Tenant Fees Act 2019 changes from 1 June 2020 – Holding Deposits
This is part 3 of a 3-part series exploring how the Tenant Fees Act 2019 provisions apply to tenancies from 1 June 2020. In the first two parts, Sarah Cummins examined how the conclusion of the phased introduction of the Tenant Fees Act would affect permitted fees and tenancy deposits. In this final part, I will examine the current position on holding deposits.
The transitional provisions in the Tenant Fees Act 2019 treat holding deposits differently to other permitted payments, because the Act applies in England to any holding deposit taken from 1 June 2019 onwards. Where a holding deposit was taken before 1 June 2019 and not returned to the tenant, the Act does not give that tenant any right to recover it now.
While this means that the end of the transitional period on 1 June 2020 has not had any effect on holding deposits, it is still a convenient time to look at how the holding deposit rules at Schedule 2 of the Tenant Fees Act 2019 have fared in their first year of operation.
What even is a holding deposit?
The Act never defines holding deposits. It caps them at one week’s rent and specifies the circumstances in which a prospective tenant is or is not entitled to receive the whole deposit back, without specifying what a holding deposit actually is.
While the Act is silent, the Government’s guidance for landlords and agents defines a holding deposit in this way:
“A holding deposit creates a binding conditional contract between tenant and landlord. Under this contract, the tenant agrees to provide honest representations as to their income, tenancy history and references, and to enter into the tenancy under the terms agreed with the landlord. The landlord agrees to enter into the tenancy as per the agreed terms subject to satisfactory fulfillment of all pre-tenancy checks.”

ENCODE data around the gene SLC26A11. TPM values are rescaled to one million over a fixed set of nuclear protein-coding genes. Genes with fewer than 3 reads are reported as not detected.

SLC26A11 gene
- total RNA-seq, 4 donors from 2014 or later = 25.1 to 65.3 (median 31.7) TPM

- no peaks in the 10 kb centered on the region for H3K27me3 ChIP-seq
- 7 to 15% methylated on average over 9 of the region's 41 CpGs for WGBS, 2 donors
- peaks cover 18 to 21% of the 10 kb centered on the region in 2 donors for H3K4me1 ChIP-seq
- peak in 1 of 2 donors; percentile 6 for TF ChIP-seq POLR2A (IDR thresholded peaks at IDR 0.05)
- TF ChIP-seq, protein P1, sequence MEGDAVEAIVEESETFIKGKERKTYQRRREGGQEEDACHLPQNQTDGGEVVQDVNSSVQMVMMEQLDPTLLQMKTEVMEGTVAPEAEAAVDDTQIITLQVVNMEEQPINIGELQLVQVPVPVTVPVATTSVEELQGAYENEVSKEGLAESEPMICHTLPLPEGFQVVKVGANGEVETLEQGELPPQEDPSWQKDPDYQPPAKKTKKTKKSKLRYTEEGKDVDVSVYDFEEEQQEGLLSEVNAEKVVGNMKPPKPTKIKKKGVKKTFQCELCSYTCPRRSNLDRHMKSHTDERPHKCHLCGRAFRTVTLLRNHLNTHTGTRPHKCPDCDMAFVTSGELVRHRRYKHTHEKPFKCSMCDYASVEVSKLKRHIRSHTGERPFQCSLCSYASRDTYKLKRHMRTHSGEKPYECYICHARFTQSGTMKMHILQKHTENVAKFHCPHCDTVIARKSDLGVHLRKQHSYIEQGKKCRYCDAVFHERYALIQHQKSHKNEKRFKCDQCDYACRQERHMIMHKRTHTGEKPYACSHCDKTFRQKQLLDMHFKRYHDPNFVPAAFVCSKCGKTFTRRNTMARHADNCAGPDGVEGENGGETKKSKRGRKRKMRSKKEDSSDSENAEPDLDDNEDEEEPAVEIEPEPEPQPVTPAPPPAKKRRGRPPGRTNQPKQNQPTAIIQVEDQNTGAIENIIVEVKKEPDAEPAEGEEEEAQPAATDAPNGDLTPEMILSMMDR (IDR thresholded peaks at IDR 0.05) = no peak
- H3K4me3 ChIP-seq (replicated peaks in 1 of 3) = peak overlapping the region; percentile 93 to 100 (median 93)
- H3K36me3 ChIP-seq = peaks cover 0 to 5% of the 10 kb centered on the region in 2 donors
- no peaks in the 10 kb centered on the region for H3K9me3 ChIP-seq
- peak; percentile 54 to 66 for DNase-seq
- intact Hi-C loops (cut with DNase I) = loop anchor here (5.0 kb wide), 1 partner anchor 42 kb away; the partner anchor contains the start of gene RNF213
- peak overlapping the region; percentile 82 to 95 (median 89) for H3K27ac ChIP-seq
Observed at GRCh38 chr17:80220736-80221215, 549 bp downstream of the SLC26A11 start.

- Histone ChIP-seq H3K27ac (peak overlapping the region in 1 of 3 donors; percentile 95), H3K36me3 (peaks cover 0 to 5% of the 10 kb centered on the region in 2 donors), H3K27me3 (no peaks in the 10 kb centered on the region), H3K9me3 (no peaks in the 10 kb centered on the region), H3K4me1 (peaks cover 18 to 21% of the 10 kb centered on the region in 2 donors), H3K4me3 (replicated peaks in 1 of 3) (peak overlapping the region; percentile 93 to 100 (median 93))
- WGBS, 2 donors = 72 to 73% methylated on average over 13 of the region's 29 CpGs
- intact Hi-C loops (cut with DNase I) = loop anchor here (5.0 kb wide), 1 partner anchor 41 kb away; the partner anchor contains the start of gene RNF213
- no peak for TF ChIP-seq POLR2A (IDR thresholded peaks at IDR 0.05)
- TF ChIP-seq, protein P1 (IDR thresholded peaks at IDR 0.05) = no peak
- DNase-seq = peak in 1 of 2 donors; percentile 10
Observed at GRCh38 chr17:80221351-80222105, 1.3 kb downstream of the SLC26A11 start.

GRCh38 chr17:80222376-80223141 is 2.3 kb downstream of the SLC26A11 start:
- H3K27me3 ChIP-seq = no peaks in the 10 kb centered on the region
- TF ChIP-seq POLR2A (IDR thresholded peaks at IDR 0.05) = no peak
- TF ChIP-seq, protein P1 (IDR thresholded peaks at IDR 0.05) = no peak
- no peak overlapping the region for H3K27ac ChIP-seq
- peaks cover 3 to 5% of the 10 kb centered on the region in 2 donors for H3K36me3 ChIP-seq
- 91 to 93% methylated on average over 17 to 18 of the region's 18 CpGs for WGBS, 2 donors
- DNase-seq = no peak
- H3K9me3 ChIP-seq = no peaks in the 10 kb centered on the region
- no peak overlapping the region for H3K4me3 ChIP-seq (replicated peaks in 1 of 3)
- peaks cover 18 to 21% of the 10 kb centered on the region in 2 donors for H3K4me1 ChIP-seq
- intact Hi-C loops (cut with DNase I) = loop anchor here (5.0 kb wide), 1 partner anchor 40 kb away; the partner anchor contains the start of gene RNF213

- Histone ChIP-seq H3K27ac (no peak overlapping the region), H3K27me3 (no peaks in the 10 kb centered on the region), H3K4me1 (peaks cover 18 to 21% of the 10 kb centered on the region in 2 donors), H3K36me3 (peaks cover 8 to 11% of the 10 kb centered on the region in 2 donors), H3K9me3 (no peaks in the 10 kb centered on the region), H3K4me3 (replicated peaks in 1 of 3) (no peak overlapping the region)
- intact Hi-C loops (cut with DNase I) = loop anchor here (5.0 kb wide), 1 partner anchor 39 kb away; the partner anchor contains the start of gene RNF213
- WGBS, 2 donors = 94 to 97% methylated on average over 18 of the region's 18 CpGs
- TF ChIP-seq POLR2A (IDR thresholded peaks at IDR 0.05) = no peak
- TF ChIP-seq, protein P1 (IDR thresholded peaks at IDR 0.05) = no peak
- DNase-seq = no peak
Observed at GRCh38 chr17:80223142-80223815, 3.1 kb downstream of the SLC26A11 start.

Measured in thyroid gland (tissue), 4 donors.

This definition does not accord with standard industry practice, which is for tenancies to remain ‘subject to contract’ until the tenancy agreement has been finalised. Nothing in the Tenant Fees Act supports the suggestion that a landlord is legally committed to offering a tenancy if references and pre-tenancy checks are satisfactory. That position can be traced back to comments made in Parliament during the passage of the Tenant Fees Bill, but it is difficult to find any legal foundation for this idea.
A holding deposit is better characterised, I would suggest, as a payment to demonstrate that the tenant is serious about entering into the tenancy (or “earnest money”) rather than a payment which commits either landlord or tenant to enter a binding tenancy. The authors of Shelter’s website appear not to be fully convinced by the Government’s position either, noting that “Payment and acceptance of a holding deposit may create a conditional binding contract between tenant and landlord/agent”. It would be better if the Government’s guidance at least acknowledged the uncertainty over the real nature of a holding deposit, as the current wording might mislead tenants.
How are the courts interpreting the rules?
Litigation over the Tenant Fees Act 2019 has already begun in the First-tier Tribunal, where tenants can apply for an order requiring landlords or agents to repay any prohibited fees.
Most of the decisions published so far are concerned with holding deposits. In several cases landlords and agents simply fail to respond to the Tribunal and are debarred from taking further part in proceedings; this sanction was applied to Purple Bricks in a claim for the return of a £156.92 holding deposit.